The Focus Is On .NET Core
Microsoft have put a large part of their development team onto all things related to .NET Core. The latest and greatest features are being developed for .NET Core at the expense of the full .NET Framework.
And while there’s no drop-dead date in sight for .NET Framework, it’s entirely possible that within the next ten years it becomes relegated for use in specific scenarios only. Developers who don’t want to get left behind have taken notice, and begun to embrace the more open world of .NET Core.
Embracing .NET Core can help organizations attract and retain talented developers. Top tier developers are usually looking to work with the latest technology, so production-level .NET Core projects are a great way to appeal to those developers.
When You Do Decide To Move To .NET Core…
Document the heck out of the process you’ve gone through for other .NET developers to see how it went. There sadly aren’t many case studies with hurdles and challenges that must be overcome when moving to .NET Core. These types of lessons learned are invaluable, so please, share what you’ve learned!
What about database first EF support with .NET Core?
Indeed, I haven’t had the opportunity to use it myself. How do you find it?
I recall when the .Net framework first came out. Microsoft hosted huge events at arenas and developers literally showed up after work to geek out on it. It was absolutely electric. It let us do things we couldn’t do before.
.Net Core? So it runs on Linux. Yawn. Containers? Yawn. Not “Legacy”. Yawn. It’s “Modern”. Uh huh.
None of these things help me deliver a finished product to my clients more quickly, reliably, and cheaply than what I’ve had at my fingertips for the past decade or so. Actually, the delay of getting features out in .Net Core have forced them to create .Net Standard. If you have to create an interface over your crap to patch over the holes, it ain’t good. It sounds as though it may be .Net Core that is the branch and not the trunk. It would not surprise me if the .Net Framework is still more commonly used than .Net Core in another 5 to 10 years.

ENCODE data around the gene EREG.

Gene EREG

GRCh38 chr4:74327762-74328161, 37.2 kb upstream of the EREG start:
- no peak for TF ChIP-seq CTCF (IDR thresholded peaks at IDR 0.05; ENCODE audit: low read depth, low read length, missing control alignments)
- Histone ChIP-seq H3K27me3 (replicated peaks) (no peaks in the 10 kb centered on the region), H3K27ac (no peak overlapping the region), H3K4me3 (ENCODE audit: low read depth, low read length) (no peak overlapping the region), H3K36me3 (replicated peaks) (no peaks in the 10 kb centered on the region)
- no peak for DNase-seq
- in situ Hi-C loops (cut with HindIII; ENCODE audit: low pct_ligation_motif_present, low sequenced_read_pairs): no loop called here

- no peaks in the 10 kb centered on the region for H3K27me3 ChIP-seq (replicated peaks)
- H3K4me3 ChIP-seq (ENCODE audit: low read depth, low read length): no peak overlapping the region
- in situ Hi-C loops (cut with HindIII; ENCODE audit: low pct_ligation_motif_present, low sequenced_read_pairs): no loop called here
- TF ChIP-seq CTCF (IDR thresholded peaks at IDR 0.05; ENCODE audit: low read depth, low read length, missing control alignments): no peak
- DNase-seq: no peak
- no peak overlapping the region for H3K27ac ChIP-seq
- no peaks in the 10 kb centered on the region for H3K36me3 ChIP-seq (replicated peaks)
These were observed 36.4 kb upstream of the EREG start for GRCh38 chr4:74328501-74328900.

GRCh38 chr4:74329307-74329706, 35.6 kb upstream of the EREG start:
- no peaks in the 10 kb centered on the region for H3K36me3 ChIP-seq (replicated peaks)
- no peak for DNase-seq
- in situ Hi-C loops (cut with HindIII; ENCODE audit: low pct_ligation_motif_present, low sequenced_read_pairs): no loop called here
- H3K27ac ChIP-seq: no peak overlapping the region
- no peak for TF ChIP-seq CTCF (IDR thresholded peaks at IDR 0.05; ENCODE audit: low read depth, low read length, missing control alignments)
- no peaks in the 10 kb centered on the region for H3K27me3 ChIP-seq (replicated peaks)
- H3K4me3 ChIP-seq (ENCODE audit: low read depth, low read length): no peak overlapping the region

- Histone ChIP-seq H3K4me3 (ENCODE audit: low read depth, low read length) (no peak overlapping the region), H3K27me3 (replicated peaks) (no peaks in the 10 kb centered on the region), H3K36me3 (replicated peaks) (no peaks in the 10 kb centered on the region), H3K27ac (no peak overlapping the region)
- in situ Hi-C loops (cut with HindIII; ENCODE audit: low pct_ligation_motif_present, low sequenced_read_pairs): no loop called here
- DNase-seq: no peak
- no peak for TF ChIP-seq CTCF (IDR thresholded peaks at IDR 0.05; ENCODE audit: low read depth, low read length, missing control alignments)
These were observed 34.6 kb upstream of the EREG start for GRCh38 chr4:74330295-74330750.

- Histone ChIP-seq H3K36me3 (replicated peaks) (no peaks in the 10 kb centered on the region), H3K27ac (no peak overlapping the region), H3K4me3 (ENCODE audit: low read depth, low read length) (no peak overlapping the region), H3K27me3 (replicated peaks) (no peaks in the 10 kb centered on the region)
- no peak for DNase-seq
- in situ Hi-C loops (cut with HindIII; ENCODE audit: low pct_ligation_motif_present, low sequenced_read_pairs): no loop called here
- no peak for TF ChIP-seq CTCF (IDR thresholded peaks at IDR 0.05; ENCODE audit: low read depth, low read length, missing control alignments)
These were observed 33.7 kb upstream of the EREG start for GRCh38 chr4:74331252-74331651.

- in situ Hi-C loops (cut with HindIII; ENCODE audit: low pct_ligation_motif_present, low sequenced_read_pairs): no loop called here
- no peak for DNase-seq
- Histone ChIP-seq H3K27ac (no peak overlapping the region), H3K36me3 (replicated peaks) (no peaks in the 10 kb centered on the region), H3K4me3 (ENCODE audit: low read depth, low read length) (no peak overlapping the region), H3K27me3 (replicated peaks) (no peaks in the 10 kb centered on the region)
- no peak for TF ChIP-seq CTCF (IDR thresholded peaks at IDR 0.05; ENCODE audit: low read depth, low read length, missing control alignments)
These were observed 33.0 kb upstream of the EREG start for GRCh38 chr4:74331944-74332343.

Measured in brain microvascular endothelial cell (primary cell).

If Microsoft truly had ambitions, they would co-opt the best of these js frameworks out ther and do with them what they did with web forms years ago. Then build a non-crud simple web service layer to talk with them. You know, make developers more productive.
However, I’ll learn .Net Core since I’m a professional developer. We have to keep our skills up regardless as to whether the direction is a wise one or not. But please do not insult my intelligence by insisting that the dog food tastes better than what we had before.
I agree that .NET Core is a bit of a side-step in terms of developer productivity. We’ve had to re-learn how to do things that we’ve been doing for well over a decade.
That said, there are a few ways that .NET Core can help you build more quickly, reliably, and cheaply:
– Serverless applications in AWS Lambda are a big productivity boost and only support .NET Core. I’ve worked on projects with Lambda where we delivered to customers three times faster than “traditional” .NET development.
– Running a Linux VM is a significant cost savings if you compare it to running a Windows VM in the cloud.